Working with cognitions; the cognitive part of CBT

This article is part of a series of articles called working with anxiety.

This article will show you how to work with the cognitive aspect of anxiety; in other words, we shall be working with your thought processes. We are going to use a model of therapy called cognitive behavioural therapy. To get the best out of this article, I think it would be helpful to explain what cognitions are and summarize how we use cognitive behavioural therapy to work with cognitions.

What are cognitions?

When I talk about cognition, I refer to a set of mental processes. These processes are all your

  • thought processes
  • how you remember things
  • what judgements you make
  • belief systems

You must understand cognition and the relevance and impact on anxiety as two people could experience the same situation, but only one view it as anxiety creating.

These mental processes (your cognitions) affect how you are feeling.

When things do not go favourably for you, what you get upset about is primarily determined by how you think about the situation.

Generally, it is not the situation that makes you feel anxious, distressed, happy or sad; your mood depends on how you think about the situation, how you remember what happened, in other words, your cognitions.

Your cognition determines how you feel about the situation.

Your mental processes can also be responsible for how you behave in the situation.

Let’s say you get anxious in social situations, and without warning, you are asked to stand up and give a talk in front of your colleagues.

For most people, this can cause stress as you are out of your comfort zone. Still, for others, particularly those with social anxiety, your cognitive processes can affect how you feel, whether or not you can give the talk and give you physical symptoms of stress in your body.

In this example, the cognitive processes at work could be

  • remembering previous times when you struggled during public speaking and
  • remembering the last time you were in the spotlight and did not like it.

It is how you remember situations that can cause your problems now and how you judge yourself in this situation.

In other words, how you’re talking to yourself inside your head may be less than encouraging. You might think that you are making a fool of yourself. You might believe that others are judging you harshly.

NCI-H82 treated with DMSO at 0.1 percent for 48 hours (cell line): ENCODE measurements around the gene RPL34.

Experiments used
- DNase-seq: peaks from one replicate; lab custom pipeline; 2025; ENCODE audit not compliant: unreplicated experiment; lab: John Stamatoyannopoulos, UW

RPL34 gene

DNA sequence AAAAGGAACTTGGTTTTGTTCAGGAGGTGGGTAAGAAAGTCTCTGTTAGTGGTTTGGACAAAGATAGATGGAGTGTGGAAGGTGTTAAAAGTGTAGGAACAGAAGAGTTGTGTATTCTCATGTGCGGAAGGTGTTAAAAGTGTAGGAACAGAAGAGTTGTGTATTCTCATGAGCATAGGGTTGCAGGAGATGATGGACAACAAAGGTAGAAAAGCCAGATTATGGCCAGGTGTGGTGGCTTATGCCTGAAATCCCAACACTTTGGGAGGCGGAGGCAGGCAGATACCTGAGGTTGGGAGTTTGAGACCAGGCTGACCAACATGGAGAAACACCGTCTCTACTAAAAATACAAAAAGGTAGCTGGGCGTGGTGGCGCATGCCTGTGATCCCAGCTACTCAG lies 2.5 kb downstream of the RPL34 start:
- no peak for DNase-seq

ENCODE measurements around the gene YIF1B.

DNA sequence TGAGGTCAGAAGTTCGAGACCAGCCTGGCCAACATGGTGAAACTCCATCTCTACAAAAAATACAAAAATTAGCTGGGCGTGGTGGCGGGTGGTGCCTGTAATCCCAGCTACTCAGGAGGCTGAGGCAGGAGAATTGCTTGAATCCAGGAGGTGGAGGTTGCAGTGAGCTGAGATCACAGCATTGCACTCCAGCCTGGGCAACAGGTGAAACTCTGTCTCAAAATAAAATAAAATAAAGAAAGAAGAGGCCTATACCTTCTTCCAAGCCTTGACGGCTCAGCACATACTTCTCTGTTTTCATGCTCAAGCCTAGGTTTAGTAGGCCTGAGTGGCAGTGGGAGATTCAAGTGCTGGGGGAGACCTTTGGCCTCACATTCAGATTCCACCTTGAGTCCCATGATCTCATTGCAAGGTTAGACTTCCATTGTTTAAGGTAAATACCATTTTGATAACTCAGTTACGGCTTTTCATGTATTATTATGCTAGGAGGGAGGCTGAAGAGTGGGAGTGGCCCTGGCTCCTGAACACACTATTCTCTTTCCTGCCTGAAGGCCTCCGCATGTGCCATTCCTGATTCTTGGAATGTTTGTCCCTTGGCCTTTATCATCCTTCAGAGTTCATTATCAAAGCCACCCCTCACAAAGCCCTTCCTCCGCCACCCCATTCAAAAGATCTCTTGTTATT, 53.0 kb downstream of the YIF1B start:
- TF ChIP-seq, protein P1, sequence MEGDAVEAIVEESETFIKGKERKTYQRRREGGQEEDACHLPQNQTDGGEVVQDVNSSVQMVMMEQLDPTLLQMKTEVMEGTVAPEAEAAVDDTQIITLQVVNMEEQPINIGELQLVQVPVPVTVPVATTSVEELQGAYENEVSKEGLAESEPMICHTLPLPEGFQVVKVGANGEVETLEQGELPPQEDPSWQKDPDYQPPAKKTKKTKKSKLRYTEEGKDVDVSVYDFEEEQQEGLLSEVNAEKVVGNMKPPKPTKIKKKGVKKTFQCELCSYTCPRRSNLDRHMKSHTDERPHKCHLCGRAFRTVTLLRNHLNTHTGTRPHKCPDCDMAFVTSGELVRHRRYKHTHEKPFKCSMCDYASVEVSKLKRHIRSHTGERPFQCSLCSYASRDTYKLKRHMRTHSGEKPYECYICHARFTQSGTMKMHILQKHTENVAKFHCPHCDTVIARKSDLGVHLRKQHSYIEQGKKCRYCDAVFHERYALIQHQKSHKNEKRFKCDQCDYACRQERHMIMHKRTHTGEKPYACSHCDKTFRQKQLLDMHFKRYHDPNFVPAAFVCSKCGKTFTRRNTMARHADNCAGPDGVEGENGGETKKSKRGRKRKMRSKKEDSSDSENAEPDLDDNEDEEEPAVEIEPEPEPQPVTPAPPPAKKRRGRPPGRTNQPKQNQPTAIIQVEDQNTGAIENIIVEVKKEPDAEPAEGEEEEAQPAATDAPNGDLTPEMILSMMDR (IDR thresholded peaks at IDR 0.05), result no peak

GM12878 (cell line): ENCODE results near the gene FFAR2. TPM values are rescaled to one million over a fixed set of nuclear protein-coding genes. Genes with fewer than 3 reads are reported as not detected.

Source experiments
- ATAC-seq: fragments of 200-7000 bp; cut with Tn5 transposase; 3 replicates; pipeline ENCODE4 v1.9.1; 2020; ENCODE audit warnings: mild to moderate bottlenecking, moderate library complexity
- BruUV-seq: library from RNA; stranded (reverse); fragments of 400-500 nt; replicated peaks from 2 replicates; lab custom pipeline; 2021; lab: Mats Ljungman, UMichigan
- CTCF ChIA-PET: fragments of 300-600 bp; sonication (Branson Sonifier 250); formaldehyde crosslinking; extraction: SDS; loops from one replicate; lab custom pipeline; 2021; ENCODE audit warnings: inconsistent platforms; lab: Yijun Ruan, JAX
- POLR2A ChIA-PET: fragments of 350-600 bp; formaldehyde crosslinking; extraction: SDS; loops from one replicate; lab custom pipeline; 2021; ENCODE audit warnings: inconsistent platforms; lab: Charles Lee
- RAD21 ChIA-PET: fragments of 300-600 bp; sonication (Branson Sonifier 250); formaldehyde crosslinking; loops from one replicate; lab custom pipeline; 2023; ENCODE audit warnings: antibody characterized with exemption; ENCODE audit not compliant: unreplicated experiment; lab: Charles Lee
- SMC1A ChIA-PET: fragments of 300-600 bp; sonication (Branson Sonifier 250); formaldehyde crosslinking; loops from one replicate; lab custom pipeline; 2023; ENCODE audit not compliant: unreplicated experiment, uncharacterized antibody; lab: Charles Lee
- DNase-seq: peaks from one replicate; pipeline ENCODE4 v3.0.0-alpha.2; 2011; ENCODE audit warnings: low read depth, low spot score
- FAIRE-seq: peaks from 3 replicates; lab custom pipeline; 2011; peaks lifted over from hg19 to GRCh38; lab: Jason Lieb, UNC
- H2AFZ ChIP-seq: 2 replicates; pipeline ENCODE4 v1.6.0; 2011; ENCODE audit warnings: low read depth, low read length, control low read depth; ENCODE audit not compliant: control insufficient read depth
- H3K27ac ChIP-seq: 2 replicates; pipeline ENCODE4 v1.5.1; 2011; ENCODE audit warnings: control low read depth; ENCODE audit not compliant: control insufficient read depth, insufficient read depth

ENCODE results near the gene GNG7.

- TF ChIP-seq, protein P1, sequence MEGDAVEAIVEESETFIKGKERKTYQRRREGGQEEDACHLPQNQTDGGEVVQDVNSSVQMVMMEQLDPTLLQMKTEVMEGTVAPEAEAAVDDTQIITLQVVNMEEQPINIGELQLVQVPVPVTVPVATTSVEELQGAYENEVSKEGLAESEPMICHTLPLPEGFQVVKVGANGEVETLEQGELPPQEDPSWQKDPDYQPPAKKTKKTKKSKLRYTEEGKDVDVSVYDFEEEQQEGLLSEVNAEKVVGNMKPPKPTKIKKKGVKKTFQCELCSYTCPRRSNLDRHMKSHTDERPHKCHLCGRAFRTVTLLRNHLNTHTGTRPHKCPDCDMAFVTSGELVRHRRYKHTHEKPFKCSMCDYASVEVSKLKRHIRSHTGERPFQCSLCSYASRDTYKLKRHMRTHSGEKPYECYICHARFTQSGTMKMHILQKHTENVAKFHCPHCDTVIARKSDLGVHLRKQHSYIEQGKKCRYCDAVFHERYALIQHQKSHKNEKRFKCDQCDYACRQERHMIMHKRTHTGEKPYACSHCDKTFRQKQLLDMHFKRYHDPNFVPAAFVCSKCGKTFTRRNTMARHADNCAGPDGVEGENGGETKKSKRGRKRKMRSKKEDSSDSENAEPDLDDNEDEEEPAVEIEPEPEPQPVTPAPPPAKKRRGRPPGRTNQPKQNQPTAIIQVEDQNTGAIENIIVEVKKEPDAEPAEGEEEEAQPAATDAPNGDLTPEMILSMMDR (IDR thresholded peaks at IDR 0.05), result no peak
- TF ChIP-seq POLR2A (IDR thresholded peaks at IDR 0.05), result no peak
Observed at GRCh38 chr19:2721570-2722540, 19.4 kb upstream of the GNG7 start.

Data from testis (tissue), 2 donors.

These two examples of cognitive processes at work, i.e. remembering previous experiences and judging yourself, will affect what you feel now.

Your cognitions and what you feel in your body can determine your behaviour. If you are shaking and feeling like a fool, you might excuse why you cannot talk.

It is not the talk that is the problem. Your mental processes (your cognitions) is the problem. This is why it is crucial that you not only understand the power of your cognitive processes, but you can identify them and work with them so that they help you as opposed to hinder you in situations.

I am choosing to introduce you to the cognitive behavioural therapy model to help you identify faulty cognitions and show you how to work with them to reduce your experience of anxiety.

It is essential to note the behavioural aspect of cognitive behavioural therapy. It is not just looking at and working with thoughts but also working with your behaviours. Behaviours are the things you do and the things you do not do. But for now, we will work only with your conditions before moving on to your behaviours.

Summary of behavioural therapy

The cognitive aspect of CBT helps you identify the mental processes, thoughts, beliefs and attitudes that are causing you problems. The model teaches you how to change or reframe thoughts processes into more rational, realistic ones.

The behavioural part of CBT helps you see how you could be harming yourself. For example, you could identify behaviours that negatively affect you, such as expecting you to be perfect in your actions.

How to start working with your cognitions.

It’s important to note that in CBT, cognition is not only about yourself but also includes your thoughts and beliefs about others.

Frequently the belief systems held about others are missed out or overlooked by some therapists, and they are a crucial aspect of your mental life.

Let’s make a start.

Any time you notice that you are getting anxious, stop and ask yourself what is happening with your thought processes and then write it down.

For example, if you get upset as someone got in a parking space before you did, your thoughts might be, “Idiot, they saw me here first.”

Your sheet might look something like this.

That’s it. Taking time to monitor your cognitions is the first step in working with anxiety.

In the next part of this series, I shall be taking a deeper look at your cognitions.

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